One way to know that your business is in a stable financial condition is to develop a financial statement. This is a statement analysis that reviews and analyzes the progress of financials in your business, and by there you will know when or what changes you need to take to make the financial health of the business consistent.
Financial statements are the key components to track down funds in and out of the business. They provide reliable financial information needed in every business agreement. Keeping the financial condition of a business considerably clean and rising should be one of the vision statements of a company. Use these free financial statement examples to help guide you in creating one for your own company today.
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The General Objectives of a Financial Statement
The primary objective of financial statements is to provide detailed financial information of the company. Generally speaking, a financial statement provides this information:
- The financial position of an organization, including the status and strength assessment of assets, liabilities, and owner’s equity
- The financial performance of how the firm’s policies and operations can use its assets in their business
- The incomings and outgoings of cash, also called a cash flow statement (this is useful in business statements and marketing plans when making economic decisions and representing the organization’s operating activities)
The Importance of Financial Statements
The company’s Income statement provides important information about its financial conditions. These are major concerns for investors and creditors. Financial statements are important for many reasons, some of the most significant being as follows:
- They are useful in making economic decisions regarding financing and marketing.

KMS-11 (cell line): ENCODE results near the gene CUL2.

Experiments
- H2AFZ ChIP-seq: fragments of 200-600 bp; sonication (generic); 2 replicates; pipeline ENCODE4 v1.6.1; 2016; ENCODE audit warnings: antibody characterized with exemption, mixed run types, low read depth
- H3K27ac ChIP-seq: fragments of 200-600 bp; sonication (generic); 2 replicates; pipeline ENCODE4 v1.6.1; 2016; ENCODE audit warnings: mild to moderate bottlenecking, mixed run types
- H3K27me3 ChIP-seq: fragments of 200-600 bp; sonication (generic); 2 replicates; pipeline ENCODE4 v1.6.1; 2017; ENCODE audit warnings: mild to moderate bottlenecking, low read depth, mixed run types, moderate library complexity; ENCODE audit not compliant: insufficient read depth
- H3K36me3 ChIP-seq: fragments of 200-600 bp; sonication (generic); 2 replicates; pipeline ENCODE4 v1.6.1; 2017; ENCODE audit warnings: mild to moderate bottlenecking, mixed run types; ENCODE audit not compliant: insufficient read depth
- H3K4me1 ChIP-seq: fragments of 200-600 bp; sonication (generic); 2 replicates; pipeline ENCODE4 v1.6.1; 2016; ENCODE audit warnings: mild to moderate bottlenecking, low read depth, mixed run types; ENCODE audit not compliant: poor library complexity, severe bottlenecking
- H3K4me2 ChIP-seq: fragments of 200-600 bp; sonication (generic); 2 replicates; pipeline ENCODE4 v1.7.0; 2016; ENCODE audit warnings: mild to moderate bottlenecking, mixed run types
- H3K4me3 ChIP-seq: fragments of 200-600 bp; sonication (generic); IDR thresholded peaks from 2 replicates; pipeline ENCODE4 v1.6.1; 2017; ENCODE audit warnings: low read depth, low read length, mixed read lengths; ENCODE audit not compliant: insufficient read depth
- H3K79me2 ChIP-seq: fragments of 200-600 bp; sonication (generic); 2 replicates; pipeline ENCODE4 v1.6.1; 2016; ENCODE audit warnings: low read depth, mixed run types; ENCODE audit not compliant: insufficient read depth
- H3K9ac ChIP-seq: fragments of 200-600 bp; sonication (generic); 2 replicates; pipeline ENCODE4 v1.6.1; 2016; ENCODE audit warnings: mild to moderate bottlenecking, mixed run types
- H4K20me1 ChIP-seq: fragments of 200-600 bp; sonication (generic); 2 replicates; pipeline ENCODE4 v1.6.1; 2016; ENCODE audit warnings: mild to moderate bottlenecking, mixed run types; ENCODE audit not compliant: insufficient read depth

- Banks use them to measure your company’s financial strength.
- They help you make minor decisions to determine the company’s overall direction.
- They tell you the company’s valuation and how well it is performing.
- They are also used in personal statements when applying for loan or mortgage.
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The Different Types of Financial Statement
There are four different types of financial statements that are used by investors or creditors to determine the financial status of a company and if the business is worth the value.
This statement is also known as profit and loss statement. It covers the financial performance of a company for the entire report period. An income statement shows a list of all revenues and then determines the net profit or loss of any business over a specified period of time. It is composed of two elements:
- Income earned over a period
- Expense incurred by the business
This statement reports the financial position of a business statement at a given report date. This comprises three elements:
- Assets, or the business owns or control
- Liabilities, or the debts of the business
- Owner’s equity, which represents the owner’s investment in the business minus the owner’s liabilities
Cash Flow Statement
It is the incomings or the outgoings for making a cash flow statement in the business over a period of time. The cash flow may be from
- investment activity that shows cash flow from the purchase and sales of assets,